21
$\begingroup$

I ran into a problem dividing by imaginary numbers recently. I was trying to simplify:

$2 \over i$

I came up with two methods, which produced different results:

Method 1: ${2 \over i} = {2i \over i^2} = {2i \over -1} = -2i$

Method 2: ${2 \over i} = {2 \over \sqrt{-1}} = {\sqrt{4} \over \sqrt{-1}} = \sqrt{4 \over -1} = \sqrt{-4} = 2i$

I know from using the formula from this Wikipedia article that method 1 produces the correct result. My question is: why does method 2 give the incorrect result? What is the invalid step?

$\endgroup$
5
  • 1
    $\begingroup$ See also: math.stackexchange.com/questions/438/… $\endgroup$
    – Isaac
    Jul 29, 2010 at 22:18
  • 5
    $\begingroup$ For the right interpretation of the square root, only the last step is wrong; remember, -2i is also a square root of -4. $\endgroup$ Jul 29, 2010 at 22:19
  • 1
    $\begingroup$ @Qiaochu Yuan: "a square root" and the result of the radial operator are not the same. The radical operator means the principal root. $\endgroup$
    – Isaac
    Jul 29, 2010 at 22:23
  • 1
    $\begingroup$ @Isaac: there is a more important point to be made here. The "right interpretation" I'm talking about is the one where you take the multiplicative property of the square root seriously. If you do that, you sometimes end up with different answers for the same computation. This is because you are trying to analytically continue the same function along different paths and this doesn't always lead to a consistent answer, and now you are in a perfect position to learn about the fundamental group, covering spaces, monodromy... $\endgroup$ Jul 29, 2010 at 22:37
  • 1
    $\begingroup$ @Qiaochu Yuan: I don't disagree that it could have nice properties as you interpret it, but to interpret the radical-indicated square root on a real number to be anything but the nonnegative real root for nonnegative reals and i*sqrt(|x|) on negative reals is inconsistent with every single text for calculus or earlier courses that I've ever seen. Further, if you are constructing the complex numbers from the reals by taking square-roots of negative real numbers, the construction is independent of the choice of root for -1, but then requires that all other square roots are chosen accordingly. $\endgroup$
    – Isaac
    Jul 29, 2010 at 23:01

3 Answers 3

28
$\begingroup$

The incorrect step is saying:

$\sqrt{4}/\sqrt{-1} = \sqrt{4/-1}$

The identity:

$\sqrt{a}/\sqrt{b} = \sqrt{a/b}$

is only justified when $a$ and $b$ are positive.

$\endgroup$
5
  • 8
    $\begingroup$ The problem comes from thinking of the square root as a function (on R or C). The square root is not really a function; it can be tortured into pretending to be one on the non-negative real line for our needs, but its natural habitat is on its Riemann surface. $\endgroup$ Jul 29, 2010 at 22:18
  • 3
    $\begingroup$ Technically, the identity is also justified if a=0, but that's not really a useful technicality. $\endgroup$
    – Isaac
    Jul 29, 2010 at 22:19
  • 4
    $\begingroup$ @Qiaochu Yuan: It's perfectly reasonable to think of the square root as a function on C (though you need to pick a definition of principal root). You cannot, however, expect a general function f to satisfy f(a)/f(b)=f(a/b). $\endgroup$
    – Isaac
    Jul 29, 2010 at 22:21
  • 7
    $\begingroup$ @Isaac: that was a rhetorical flourish. My point is that one cannot pick a canonical branch, and if like me you care about canonical choices, you ignore such things. This isn't just stubbornness; it is a really important realization in Galois theory, for example, that you can't distinguish i and -i without making a noncanonical choice somewhere. (More precisely, there is no canonical isomorphism between the algebraic closure of R and C.) $\endgroup$ Jul 29, 2010 at 22:33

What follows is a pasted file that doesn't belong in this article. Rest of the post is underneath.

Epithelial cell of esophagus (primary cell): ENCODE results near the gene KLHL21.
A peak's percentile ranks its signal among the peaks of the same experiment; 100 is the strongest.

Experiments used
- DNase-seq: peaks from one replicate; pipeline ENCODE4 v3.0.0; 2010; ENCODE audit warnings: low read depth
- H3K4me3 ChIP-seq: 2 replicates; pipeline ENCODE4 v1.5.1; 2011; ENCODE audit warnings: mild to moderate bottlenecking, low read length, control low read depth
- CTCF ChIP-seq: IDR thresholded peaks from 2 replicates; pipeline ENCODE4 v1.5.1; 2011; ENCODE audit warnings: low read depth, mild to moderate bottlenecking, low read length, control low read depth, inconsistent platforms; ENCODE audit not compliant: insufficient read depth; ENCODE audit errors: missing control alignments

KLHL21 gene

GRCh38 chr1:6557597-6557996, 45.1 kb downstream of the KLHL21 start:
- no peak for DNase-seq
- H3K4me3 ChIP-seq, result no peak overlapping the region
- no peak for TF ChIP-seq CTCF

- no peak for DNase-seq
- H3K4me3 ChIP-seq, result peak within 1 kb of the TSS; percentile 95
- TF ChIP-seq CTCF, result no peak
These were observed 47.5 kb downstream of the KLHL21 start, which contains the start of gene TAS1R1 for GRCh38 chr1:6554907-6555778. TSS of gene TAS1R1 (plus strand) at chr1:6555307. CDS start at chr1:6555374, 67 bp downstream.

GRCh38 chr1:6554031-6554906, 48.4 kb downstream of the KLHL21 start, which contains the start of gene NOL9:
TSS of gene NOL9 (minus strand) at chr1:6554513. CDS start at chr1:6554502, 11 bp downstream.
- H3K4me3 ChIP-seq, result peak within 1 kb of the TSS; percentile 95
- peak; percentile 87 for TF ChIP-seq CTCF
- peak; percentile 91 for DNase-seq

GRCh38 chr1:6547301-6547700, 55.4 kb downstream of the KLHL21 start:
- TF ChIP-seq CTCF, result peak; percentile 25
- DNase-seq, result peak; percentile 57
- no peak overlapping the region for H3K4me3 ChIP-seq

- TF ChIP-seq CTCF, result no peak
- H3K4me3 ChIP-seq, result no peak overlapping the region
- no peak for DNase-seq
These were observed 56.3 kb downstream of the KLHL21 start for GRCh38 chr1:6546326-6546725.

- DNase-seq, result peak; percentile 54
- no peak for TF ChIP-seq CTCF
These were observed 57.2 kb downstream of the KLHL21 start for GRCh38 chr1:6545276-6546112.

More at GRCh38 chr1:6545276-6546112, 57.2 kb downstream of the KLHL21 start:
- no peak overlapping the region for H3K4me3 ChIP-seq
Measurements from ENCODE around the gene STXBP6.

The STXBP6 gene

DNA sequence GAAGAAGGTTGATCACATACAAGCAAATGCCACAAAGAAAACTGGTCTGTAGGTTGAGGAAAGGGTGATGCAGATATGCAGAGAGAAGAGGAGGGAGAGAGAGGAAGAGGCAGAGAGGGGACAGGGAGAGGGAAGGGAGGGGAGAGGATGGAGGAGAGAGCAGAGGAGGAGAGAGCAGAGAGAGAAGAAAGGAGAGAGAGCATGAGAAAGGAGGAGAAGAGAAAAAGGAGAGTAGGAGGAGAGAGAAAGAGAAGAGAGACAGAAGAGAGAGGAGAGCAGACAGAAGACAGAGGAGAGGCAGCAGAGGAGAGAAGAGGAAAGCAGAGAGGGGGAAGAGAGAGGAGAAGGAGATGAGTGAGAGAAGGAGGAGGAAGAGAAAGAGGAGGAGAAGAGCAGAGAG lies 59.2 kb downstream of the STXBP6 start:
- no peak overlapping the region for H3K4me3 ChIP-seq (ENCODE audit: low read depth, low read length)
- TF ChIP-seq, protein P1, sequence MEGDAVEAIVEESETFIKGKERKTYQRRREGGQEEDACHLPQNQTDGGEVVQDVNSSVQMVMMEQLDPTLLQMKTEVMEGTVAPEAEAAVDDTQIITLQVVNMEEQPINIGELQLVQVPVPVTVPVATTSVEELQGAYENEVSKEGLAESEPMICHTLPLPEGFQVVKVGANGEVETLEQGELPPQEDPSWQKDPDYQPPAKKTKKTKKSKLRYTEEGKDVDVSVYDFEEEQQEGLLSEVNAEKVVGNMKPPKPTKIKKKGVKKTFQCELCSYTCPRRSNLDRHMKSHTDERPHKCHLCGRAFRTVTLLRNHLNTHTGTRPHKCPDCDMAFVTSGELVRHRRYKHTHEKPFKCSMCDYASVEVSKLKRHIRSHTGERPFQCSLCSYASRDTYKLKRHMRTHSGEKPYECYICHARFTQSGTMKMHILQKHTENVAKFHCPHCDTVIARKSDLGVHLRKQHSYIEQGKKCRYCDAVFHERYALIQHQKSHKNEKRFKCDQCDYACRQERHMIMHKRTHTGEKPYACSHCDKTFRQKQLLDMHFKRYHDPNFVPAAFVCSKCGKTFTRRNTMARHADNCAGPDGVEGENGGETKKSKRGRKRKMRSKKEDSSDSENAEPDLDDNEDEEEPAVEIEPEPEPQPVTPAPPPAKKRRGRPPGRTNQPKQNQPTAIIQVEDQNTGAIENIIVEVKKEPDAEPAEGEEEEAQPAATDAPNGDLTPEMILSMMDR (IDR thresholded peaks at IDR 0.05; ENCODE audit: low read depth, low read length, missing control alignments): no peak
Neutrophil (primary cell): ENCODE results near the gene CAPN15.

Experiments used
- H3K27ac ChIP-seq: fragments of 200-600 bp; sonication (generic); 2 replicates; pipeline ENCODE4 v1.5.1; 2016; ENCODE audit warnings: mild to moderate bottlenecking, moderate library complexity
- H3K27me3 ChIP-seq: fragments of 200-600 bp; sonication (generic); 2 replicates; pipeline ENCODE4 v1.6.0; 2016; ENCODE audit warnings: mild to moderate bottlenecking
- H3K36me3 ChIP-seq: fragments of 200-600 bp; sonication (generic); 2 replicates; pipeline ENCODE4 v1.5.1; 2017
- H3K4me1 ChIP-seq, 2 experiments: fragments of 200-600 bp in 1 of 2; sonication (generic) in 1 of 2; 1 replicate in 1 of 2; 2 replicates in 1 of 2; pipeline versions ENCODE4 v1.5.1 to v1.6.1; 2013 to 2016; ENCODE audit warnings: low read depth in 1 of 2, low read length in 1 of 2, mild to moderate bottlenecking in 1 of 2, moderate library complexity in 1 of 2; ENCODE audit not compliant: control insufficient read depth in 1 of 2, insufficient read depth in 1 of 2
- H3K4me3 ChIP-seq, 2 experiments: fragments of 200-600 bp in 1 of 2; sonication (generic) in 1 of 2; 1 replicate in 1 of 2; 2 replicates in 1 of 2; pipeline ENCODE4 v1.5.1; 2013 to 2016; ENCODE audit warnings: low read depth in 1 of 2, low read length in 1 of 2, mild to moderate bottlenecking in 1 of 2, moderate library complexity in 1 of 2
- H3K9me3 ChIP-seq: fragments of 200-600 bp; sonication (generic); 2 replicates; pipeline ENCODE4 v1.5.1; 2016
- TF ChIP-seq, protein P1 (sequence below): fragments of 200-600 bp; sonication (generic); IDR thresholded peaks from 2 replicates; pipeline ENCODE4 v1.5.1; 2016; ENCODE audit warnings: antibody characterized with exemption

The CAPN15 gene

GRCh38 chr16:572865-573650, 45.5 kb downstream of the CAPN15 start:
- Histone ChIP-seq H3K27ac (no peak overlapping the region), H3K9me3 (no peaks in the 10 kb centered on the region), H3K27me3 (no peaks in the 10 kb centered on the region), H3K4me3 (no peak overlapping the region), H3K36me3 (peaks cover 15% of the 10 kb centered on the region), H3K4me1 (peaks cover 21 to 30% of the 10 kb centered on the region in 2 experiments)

• $\begingroup$ @Qiaochu Your last comment: Yes. Yes yes yes yes yes. $\endgroup$
    – BBischof
    Jul 30, 2010 at 4:15
5
$\begingroup$

The only soundproof way to be sure to find the right result while dividing two complex numbers

$$\frac{a+bi}{c+di}$$

is reducing it to a multiplication. The answer is of the form $x+yi$; therefore

$$(c+di)(x+yi) = a+bi$$

and you will end up with two linear equations, one for the real coefficient and another for the imaginary one. As Simon and Casebash already wrote, taking a square root leads to problems, since you cannot be sure which value must be chosen.

$\endgroup$
1
$\begingroup$

This is exactly the same issue as in this question. Each non-zero complex number has two numbers that square to give it, with the same magnitude, but with opposite sign. When we define the square root function, we have to decide which of the roots we want. For positive numbers, it is obvious to choose the positive root. For negative number, we choose to have the positive imaginary values, although because of symmetry the choice doesn't mean much anyway.

So, to see if the standard multiplication and division laws apply, then we have to consider domain the numbers are in. We already know they apply for non-negative real numbers. It is easy enough to verify that for negative numbers $$\sqrt{a}*\sqrt{b}=-\sqrt{ab}$$ and $$\frac{\sqrt{a}}{\sqrt{b}}=\sqrt{\frac{a}{b}}$$ We also see that, if $a$ is positive and $b$ negative, then $$\sqrt{ab}=\sqrt{a}\sqrt{b}$$ $$\sqrt{\frac{a}{b}}=-\frac{\sqrt{a}}{\sqrt{b}}$$ and $$\sqrt{\frac{b}{a}}=\frac{\sqrt{b}}{\sqrt{a}}$$

$\endgroup$
2
  • $\begingroup$ Even two negative numbers is an incorrect usage of the identity, per my answer on that question (it happens to work with division, but fails with multiplication). $\endgroup$
    – Isaac
    Jul 29, 2010 at 22:26
  • $\begingroup$ @Isaac: You are right $\endgroup$
    – Casebash
    Jul 29, 2010 at 22:45

You must log in to answer this question.

Not the answer you're looking for? Browse other questions tagged .